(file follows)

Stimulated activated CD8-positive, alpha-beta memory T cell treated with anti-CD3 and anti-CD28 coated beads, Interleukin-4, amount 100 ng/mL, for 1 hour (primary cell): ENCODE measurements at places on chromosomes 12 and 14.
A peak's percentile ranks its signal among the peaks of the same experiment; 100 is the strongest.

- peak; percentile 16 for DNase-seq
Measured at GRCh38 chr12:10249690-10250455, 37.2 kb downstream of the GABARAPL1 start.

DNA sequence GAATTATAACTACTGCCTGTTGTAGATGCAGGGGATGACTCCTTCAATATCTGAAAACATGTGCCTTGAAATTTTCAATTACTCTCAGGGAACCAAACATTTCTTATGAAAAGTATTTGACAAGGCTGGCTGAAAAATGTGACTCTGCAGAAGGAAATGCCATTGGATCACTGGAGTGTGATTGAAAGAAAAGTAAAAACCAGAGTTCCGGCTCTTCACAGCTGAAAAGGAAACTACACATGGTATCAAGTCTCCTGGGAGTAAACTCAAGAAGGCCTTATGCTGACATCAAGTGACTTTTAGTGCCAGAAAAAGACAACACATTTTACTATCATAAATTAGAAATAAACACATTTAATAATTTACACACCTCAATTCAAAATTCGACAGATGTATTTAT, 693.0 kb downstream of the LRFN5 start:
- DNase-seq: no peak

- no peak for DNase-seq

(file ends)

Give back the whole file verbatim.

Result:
Stimulated activated CD8-positive, alpha-beta memory T cell treated with anti-CD3 and anti-CD28 coated beads, Interleukin-4, amount 100 ng/mL, for 1 hour (primary cell): ENCODE measurements at places on chromosomes 12 and 14.
A peak's percentile ranks its signal among the peaks of the same experiment; 100 is the strongest.

- peak; percentile 16 for DNase-seq
Measured at GRCh38 chr12:10249690-10250455, 37.2 kb downstream of the GABARAPL1 start.

DNA sequence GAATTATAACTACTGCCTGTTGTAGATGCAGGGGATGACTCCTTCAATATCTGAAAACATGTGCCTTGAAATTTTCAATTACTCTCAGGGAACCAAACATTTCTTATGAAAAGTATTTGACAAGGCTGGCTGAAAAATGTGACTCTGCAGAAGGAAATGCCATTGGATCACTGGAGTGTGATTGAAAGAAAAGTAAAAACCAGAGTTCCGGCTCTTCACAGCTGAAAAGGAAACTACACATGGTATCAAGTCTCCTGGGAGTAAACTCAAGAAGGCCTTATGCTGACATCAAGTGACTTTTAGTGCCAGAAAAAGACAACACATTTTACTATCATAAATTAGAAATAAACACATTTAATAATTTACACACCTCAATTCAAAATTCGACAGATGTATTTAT, 693.0 kb downstream of the LRFN5 start:
- DNase-seq: no peak

- no peak for DNase-seq